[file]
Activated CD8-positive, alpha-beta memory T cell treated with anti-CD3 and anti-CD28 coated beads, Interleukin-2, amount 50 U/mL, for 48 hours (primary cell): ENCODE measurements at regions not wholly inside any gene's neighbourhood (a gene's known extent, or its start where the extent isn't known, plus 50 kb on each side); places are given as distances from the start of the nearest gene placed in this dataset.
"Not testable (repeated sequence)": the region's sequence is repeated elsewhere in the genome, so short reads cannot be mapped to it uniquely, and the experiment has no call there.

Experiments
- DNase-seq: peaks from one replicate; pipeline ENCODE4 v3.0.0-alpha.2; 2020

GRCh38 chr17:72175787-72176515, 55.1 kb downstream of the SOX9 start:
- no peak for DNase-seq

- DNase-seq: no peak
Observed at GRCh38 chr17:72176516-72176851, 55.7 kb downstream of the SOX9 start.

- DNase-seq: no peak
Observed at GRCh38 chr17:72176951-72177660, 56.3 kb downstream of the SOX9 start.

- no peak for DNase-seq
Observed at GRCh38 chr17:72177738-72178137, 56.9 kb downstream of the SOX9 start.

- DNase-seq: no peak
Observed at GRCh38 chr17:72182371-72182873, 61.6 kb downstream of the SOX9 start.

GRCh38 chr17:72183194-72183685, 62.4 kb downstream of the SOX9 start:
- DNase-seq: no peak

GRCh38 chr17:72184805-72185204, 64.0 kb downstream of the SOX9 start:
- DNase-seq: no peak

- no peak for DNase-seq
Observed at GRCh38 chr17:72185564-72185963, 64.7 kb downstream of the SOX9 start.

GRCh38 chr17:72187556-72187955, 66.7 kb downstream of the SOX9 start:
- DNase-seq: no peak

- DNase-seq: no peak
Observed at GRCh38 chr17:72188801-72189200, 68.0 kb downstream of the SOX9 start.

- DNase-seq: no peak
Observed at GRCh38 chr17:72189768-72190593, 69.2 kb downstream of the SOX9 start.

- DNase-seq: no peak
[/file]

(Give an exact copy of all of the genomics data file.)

Activated CD8-positive, alpha-beta memory T cell treated with anti-CD3 and anti-CD28 coated beads, Interleukin-2, amount 50 U/mL, for 48 hours (primary cell): ENCODE measurements at regions not wholly inside any gene's neighbourhood (a gene's known extent, or its start where the extent isn't known, plus 50 kb on each side); places are given as distances from the start of the nearest gene placed in this dataset.
"Not testable (repeated sequence)": the region's sequence is repeated elsewhere in the genome, so short reads cannot be mapped to it uniquely, and the experiment has no call there.

Experiments
- DNase-seq: peaks from one replicate; pipeline ENCODE4 v3.0.0-alpha.2; 2020

GRCh38 chr17:72175787-72176515, 55.1 kb downstream of the SOX9 start:
- no peak for DNase-seq

- DNase-seq: no peak
Observed at GRCh38 chr17:72176516-72176851, 55.7 kb downstream of the SOX9 start.

- DNase-seq: no peak
Observed at GRCh38 chr17:72176951-72177660, 56.3 kb downstream of the SOX9 start.

- no peak for DNase-seq
Observed at GRCh38 chr17:72177738-72178137, 56.9 kb downstream of the SOX9 start.

- DNase-seq: no peak
Observed at GRCh38 chr17:72182371-72182873, 61.6 kb downstream of the SOX9 start.

GRCh38 chr17:72183194-72183685, 62.4 kb downstream of the SOX9 start:
- DNase-seq: no peak

GRCh38 chr17:72184805-72185204, 64.0 kb downstream of the SOX9 start:
- DNase-seq: no peak

- no peak for DNase-seq
Observed at GRCh38 chr17:72185564-72185963, 64.7 kb downstream of the SOX9 start.

GRCh38 chr17:72187556-72187955, 66.7 kb downstream of the SOX9 start:
- DNase-seq: no peak

- DNase-seq: no peak
Observed at GRCh38 chr17:72188801-72189200, 68.0 kb downstream of the SOX9 start.

- DNase-seq: no peak
Observed at GRCh38 chr17:72189768-72190593, 69.2 kb downstream of the SOX9 start.

- DNase-seq: no peak